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How to Think Your Way Out of Pain


Children show scars like medals. Lovers use them as secrets to reveal. A scar is what happens when the word is made flesh. "The Favorite Game” Leonard Cohen

I have lots of scars, they tell stories of childhood fights and falls; of teenage cooking experiments; of two slightly difficult births. My scars are testament to the healing power within my own body. I have also had broken bones and sprains. Though you can’t see ligaments re-weaving their fibres or a bone knitting, through experience of past healing we have lived this regeneration of tissues and cells. While we are healing our body protects us by triggering its danger detectors. We feel this alarm system as pain but it is more than this. Angina is a chest pain that also triggers the growth of new arteries. This shows us that pain protects and helps us repair at the same time. Pain turns itself off when it is no longer needed. Think of the last time you cut yourself, it stopped hurting after a day or two even though it wasn’t fully healed.

Lorimer Mosely and David Butler are neuroscientists who study, teach and write about the psychosocial nature of pain. They help people recover with “nuggets” of positive information to guide their thought processes as they heal. Imagine going into a doctors surgery and having them say to you “well done you old self healer, you should take pride in your body’s healing response, this swelling shows me that your body has the resources to heal itself.”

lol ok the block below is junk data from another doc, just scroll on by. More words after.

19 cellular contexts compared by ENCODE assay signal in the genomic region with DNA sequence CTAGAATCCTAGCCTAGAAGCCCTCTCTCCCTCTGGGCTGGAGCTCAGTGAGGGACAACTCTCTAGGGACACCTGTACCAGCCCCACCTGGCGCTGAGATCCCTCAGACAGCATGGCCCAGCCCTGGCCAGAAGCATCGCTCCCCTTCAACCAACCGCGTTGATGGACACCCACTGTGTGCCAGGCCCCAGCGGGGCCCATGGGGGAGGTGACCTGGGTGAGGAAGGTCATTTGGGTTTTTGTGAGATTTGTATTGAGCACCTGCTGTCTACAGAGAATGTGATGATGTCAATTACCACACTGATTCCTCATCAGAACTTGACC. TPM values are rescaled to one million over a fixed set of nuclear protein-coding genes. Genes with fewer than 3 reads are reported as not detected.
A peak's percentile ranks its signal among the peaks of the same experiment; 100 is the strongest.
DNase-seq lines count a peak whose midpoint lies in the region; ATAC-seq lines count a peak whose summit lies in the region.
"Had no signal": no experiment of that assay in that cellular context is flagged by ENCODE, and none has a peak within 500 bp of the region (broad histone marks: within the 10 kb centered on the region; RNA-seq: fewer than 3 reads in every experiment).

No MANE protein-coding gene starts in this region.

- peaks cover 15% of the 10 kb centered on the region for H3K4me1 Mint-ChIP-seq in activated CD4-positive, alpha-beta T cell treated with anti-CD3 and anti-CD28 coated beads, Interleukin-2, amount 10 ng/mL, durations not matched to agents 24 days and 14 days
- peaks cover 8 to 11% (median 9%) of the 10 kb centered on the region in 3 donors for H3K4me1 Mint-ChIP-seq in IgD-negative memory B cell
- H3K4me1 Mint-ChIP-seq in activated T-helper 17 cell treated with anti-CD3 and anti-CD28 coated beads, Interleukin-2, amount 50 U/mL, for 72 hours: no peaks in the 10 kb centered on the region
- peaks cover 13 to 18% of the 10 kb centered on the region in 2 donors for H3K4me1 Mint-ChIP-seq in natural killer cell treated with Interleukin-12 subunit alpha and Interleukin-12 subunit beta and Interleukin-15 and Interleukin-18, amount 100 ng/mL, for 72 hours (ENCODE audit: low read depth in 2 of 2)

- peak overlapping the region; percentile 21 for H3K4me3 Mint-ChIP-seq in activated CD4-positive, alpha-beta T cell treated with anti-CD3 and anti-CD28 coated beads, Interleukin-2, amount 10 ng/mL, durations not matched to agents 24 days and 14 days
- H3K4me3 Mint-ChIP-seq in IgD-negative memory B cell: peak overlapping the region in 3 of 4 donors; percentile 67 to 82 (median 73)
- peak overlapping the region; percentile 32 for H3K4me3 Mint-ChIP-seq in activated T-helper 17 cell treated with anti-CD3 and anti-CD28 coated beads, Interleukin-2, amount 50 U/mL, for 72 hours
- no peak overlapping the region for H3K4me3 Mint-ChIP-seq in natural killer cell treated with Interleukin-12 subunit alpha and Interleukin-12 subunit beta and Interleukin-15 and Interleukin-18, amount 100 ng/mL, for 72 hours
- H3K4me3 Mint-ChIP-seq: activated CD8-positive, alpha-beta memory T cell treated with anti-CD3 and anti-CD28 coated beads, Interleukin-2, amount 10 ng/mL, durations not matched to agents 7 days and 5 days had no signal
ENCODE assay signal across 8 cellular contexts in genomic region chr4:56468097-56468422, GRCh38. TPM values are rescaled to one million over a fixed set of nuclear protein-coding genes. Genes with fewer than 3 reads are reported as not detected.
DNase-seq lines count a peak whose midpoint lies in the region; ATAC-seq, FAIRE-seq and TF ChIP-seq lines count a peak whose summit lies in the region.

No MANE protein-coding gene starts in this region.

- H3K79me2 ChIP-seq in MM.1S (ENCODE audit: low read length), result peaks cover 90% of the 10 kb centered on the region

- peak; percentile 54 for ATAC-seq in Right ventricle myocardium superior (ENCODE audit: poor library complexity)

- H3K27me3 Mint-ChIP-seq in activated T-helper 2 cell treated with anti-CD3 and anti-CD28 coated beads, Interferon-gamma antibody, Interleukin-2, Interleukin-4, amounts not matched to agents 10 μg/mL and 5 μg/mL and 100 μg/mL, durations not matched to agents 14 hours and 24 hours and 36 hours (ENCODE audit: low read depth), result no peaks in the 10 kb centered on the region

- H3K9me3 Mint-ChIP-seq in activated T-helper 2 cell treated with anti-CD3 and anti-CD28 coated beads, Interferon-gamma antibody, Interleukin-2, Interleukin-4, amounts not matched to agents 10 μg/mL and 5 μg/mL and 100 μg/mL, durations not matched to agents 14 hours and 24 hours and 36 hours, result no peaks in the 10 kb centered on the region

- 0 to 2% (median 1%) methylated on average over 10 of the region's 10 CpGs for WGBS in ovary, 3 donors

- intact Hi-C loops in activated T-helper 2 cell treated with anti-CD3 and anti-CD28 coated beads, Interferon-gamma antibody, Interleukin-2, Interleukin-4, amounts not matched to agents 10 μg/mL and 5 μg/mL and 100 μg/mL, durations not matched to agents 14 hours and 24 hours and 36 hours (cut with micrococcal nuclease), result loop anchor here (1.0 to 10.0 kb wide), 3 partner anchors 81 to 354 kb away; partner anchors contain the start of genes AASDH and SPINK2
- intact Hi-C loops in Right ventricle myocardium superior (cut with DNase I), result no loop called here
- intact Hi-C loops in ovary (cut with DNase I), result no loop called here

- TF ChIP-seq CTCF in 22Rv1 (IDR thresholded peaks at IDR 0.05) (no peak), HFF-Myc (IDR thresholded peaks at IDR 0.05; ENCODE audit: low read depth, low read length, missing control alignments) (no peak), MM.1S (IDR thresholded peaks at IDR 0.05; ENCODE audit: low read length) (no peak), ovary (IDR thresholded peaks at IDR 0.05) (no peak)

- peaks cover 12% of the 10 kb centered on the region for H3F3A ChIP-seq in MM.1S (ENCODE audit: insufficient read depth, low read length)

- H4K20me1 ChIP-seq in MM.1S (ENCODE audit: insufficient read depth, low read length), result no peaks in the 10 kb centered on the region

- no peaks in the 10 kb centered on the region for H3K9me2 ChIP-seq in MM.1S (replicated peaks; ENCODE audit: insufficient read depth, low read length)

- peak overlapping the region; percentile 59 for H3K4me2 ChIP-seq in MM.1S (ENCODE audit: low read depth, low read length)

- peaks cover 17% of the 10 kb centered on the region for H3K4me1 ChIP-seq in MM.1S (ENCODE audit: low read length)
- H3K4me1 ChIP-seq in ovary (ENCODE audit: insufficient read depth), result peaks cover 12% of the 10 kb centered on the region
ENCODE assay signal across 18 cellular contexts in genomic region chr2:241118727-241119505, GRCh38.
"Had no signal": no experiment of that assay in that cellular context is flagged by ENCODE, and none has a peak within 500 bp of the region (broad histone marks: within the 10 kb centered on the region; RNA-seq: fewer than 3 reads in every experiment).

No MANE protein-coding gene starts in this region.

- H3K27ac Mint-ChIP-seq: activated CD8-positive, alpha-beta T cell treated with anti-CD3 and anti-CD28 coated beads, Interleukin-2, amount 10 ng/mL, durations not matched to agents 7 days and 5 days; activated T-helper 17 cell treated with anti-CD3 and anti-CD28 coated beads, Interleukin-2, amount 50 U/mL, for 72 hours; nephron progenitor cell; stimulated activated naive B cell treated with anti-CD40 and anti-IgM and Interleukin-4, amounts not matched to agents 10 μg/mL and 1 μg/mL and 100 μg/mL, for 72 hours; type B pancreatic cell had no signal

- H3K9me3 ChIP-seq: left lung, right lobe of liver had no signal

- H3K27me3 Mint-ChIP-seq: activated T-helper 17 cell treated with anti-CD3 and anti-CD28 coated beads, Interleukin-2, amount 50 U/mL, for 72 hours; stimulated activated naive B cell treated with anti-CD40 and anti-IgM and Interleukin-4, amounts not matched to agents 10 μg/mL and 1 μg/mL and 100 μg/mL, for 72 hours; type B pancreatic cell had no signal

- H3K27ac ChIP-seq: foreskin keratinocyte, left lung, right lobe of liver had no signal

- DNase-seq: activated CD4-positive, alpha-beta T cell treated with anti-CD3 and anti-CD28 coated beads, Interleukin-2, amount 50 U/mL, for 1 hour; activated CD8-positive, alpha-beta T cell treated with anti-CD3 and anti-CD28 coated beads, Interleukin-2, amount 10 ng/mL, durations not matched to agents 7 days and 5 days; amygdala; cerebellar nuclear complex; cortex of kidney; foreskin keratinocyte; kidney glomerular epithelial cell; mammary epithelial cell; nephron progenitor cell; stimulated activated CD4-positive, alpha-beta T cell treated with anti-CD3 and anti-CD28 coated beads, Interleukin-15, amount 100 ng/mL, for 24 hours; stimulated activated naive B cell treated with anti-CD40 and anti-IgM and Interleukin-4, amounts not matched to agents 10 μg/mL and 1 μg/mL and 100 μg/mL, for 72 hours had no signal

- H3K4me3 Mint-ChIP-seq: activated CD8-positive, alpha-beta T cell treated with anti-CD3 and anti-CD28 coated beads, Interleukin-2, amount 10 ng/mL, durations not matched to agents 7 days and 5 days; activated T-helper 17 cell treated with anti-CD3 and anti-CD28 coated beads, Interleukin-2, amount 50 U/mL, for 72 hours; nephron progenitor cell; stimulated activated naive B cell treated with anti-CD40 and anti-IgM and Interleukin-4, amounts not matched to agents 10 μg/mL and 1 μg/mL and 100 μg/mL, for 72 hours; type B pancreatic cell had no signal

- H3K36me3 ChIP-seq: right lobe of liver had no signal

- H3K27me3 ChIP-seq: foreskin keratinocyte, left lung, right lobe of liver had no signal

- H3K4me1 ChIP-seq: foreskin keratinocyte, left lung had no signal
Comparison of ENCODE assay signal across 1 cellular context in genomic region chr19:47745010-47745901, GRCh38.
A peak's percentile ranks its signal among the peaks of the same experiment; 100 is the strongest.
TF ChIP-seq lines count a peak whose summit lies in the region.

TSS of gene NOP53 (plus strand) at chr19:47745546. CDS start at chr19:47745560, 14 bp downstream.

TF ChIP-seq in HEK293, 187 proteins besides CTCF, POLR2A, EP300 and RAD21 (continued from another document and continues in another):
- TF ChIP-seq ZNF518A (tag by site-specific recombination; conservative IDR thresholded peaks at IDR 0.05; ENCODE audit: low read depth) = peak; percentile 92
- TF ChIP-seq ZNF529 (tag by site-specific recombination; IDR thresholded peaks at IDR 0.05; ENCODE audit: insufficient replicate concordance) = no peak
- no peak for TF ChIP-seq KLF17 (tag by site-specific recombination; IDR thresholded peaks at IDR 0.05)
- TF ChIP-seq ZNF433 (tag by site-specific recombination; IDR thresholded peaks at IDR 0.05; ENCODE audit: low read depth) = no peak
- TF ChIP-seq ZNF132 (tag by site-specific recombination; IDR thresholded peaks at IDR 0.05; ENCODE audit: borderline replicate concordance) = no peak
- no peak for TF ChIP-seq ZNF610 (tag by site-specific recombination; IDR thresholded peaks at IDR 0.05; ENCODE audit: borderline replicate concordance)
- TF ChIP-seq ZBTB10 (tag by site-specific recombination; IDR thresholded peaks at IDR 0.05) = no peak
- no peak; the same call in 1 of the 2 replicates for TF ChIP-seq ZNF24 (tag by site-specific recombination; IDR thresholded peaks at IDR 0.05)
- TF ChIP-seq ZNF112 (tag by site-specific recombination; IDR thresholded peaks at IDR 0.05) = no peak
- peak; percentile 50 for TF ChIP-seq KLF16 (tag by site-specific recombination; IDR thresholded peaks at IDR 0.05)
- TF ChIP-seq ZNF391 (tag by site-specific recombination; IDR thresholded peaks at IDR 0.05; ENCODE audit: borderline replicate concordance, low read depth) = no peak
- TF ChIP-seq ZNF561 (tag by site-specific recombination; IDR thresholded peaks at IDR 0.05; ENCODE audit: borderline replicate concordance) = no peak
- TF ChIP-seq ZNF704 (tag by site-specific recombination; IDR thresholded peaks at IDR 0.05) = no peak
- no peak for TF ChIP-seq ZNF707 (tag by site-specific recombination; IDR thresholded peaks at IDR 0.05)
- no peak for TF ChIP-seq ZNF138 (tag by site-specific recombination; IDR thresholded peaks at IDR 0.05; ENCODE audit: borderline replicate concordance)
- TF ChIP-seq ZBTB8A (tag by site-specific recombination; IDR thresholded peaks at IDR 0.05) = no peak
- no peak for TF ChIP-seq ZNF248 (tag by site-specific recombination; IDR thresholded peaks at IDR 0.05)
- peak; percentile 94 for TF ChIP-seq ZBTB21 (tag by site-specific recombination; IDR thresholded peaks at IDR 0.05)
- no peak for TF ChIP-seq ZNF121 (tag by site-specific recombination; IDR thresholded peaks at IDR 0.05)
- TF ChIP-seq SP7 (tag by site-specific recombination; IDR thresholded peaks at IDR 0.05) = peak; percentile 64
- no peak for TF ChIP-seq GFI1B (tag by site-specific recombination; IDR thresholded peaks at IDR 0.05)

If your doctor does say this to you then they have read The Clinician’s Handbook of Explain Pain Supercharged and you are in very good hands. This blog post is a list of the ten Explain Pain concepts (of seventy one) that I use most often when working with people who are recovering from injury:

Context is everything

The brain tells us when it is in danger and then decides when to produce pain. If you have a sore tooth and you’re at the dentist you probably feel more pain than if you’re recovering from a bad bruise while sitting at the movies. When you feel safe, happy and relaxed your pain experience lessens.

Positive words only

This is the concept that thoughts and beliefs are nerve impulses too. When you hurt your knee this sends a danger message to the brain. Negative thoughts also send danger messages to the brain. Our thoughts are physical and our words matter.

Relax

or in Mosely and Butler’s words: fingernails grow faster on holidays. This points out that when we are under stress things get put on hold, this includes our healing.

Take some hug drug

Oxytocin is a neuropeptide and analgesic that calms, de-stresses, reduces cortisol, makes you happier and eases pain. To get oxytocin you need to cuddle, sing, dance, look at a photo of a loved one, watch a romantic movie or spend time with (pleasant) animals.

Get out of the house

Mosely and Butler use the ship metaphor - a ship is safe in harbour but that’s not what ships are for. This is to remind you not to withdraw from society or life. Test the waters, nudge your boundaries and have graded exposure to the world out there.

Crutches are temporary

A brace or splint is the first step to mobilisation. Orthotics give you support and they rest the injured area but you don’t need them for a long time. Early activity and decreased reliance is best for healing.

Knowledge is analgesic